Network News

X My Profile
View More Activity
The new Washington
Post Weather website
Jump to CWG's
Latest Full Forecast
Outside now? Radar, temps
and more: Weather Wall
Follow us on Twitter (@capitalweather) and become a fan on Facebook
Posted at 11:50 AM ET, 08/ 7/2008

Forecast: Cooler, Less Humid Through Weekend

By Josh Larson

A few t'storms today; then decreasing rain chances

After the passage of a weak cold front, both temperatures and humidity levels today will be noticeably more comfortable than yesterday. Better yet, these lowered temperatures and humidity levels will linger on Friday and into the start of next week. Though a shower or thunderstorm cannot be totally ruled out any of the next several days (especially today), chances your area will see much rain are on the low side.

TODAY (THURSDAY)

Partly sunny; t'shower? Upper 80s. You'll notice somewhat lower humidity levels today, along with mostly sunny skies early on. Clouds will become more numerous during the midday and afternoon hours, and may be accompanied by isolated to scattered showers or thunderstorms during the midday through evening hours. Temperatures -- not as hot as yesterday -- should reach the upper 80s in most spots.

Tonight will be mostly clear and more comfortable, with slightly cooler overnight lows in the mid to upper 60s.

Confidence: Medium-High

Keep reading for the forecast through the beginning of next week. Also, see SkinsCast for the forecast for Saturday's Redskins preseason home opener, and our Virgin Mobile Festival forecast.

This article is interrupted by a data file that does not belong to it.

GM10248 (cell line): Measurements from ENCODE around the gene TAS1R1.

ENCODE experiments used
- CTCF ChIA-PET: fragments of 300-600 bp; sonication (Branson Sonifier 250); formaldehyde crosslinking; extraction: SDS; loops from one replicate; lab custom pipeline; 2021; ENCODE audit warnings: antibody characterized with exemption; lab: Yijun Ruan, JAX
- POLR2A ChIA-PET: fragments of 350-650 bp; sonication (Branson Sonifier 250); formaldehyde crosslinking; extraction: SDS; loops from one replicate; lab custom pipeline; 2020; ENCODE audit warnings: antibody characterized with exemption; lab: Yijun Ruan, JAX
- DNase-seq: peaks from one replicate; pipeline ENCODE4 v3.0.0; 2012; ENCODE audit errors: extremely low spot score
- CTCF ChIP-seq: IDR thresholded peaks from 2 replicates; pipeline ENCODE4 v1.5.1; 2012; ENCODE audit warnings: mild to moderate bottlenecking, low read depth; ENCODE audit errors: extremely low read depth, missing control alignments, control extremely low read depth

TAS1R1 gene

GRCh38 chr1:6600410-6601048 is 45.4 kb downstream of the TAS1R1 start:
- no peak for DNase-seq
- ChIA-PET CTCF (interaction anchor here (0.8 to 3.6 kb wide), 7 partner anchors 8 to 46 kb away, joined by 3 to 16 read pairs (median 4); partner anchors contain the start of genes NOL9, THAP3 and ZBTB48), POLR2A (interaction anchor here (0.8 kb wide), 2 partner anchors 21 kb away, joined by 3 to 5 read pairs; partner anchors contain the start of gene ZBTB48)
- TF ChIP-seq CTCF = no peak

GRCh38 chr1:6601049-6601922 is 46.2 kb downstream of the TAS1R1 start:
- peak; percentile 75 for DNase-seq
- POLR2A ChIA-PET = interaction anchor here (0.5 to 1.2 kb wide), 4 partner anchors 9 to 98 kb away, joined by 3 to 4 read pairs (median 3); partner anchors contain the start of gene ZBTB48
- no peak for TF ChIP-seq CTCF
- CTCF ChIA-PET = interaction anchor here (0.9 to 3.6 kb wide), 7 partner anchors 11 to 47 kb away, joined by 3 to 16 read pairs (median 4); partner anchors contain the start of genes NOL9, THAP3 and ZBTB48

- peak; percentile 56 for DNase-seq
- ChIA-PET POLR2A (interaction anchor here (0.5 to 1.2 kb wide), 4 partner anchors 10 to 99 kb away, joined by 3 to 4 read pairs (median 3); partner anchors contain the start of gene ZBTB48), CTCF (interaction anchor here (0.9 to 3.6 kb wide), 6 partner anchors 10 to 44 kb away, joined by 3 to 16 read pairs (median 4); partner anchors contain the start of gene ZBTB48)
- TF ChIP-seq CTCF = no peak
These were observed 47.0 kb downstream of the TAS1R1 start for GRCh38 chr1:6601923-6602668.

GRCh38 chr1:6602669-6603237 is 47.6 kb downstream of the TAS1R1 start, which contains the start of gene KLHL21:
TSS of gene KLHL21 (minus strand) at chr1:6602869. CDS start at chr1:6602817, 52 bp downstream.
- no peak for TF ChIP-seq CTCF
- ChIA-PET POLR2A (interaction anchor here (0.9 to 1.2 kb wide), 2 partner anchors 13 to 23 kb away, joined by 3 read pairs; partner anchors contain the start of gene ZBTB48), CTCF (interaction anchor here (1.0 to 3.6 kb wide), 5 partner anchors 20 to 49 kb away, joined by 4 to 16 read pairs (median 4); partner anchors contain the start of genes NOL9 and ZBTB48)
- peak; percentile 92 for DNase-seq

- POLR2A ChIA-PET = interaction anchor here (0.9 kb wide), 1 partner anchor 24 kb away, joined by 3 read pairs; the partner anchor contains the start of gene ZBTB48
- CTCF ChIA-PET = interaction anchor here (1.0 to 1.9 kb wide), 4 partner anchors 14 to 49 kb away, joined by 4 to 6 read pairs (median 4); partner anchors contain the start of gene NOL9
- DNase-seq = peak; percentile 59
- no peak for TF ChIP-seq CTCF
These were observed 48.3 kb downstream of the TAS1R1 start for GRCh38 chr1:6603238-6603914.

TOMORROW (FRIDAY)

Mostly pleasant, warm. Mid 80s. For Friday you can expect abundant sunshine, comfortable humidity levels and a light breeze from then northwest at 5-10 mph. Afternoon high temperatures will reach the mid 80s throughout most of the area.

If you head out Friday night, you needn't bring an umbrella. Plan on mostly clear skies with overnight lows eventually dropping to the mid to upper 60s.

A LOOK AHEAD

Saturday weather should be fantastic for outdoor activities. I expect abundant sunshine, low humidity, and very comfortable -- below normal -- afternoon highs in the low 80s. A rogue thundershower could develop, but the vast majority of the area will remain dry. Saturday night will be clear and quite pleasant, with overnight lows ranging from the low 60s across the cooler suburbs to the mid 60s downtown. Confidence: Medium-High

Another great day for outdoor activities appears to be on the offing for Sunday. Plan on mostly sunny skies and comfortable levels of humidity with high temperatures a degree or two warmer than Saturday's -- in the mid 80s. Partly cloudy Sunday night with overnight lows ranging from the mid to upper 60s. Confidence: Medium-High

The outlook for Monday calls for a slight increase in all of the above: clouds, humidity and temperatures. Expect a blend of clouds and sun with warmer afternoon highs approaching the 90 degree mark. Confidence: Medium

By Josh Larson  | August 7, 2008; 11:50 AM ET
Categories:  Forecasts  
Save & Share:  Send E-mail   Facebook   Twitter   Digg   Yahoo Buzz   Del.icio.us   StumbleUpon   Technorati   Google Buzz   Previous: CommuteCast: Clear Skies, High Temperatures
Next: Freedman: Achenbach Off on Weather & Warming

Comments

Josh:
Bring on some rain! My area of the central Shenandoah has only received .10 rain during the past 15 days. This persistent dry northwestly flow is killing us. Lawns are turning parched brown.

Posted by: Augusta Jim | August 7, 2008 8:37 AM | Report abuse

drier, cooler weather. in DC. in August.

no, don't pinch me. let me live this dream.

Posted by: dcreader | August 7, 2008 9:29 AM | Report abuse

The CPC released their monthly ENSO DIAGNOSTIC DISCUSSION this morning.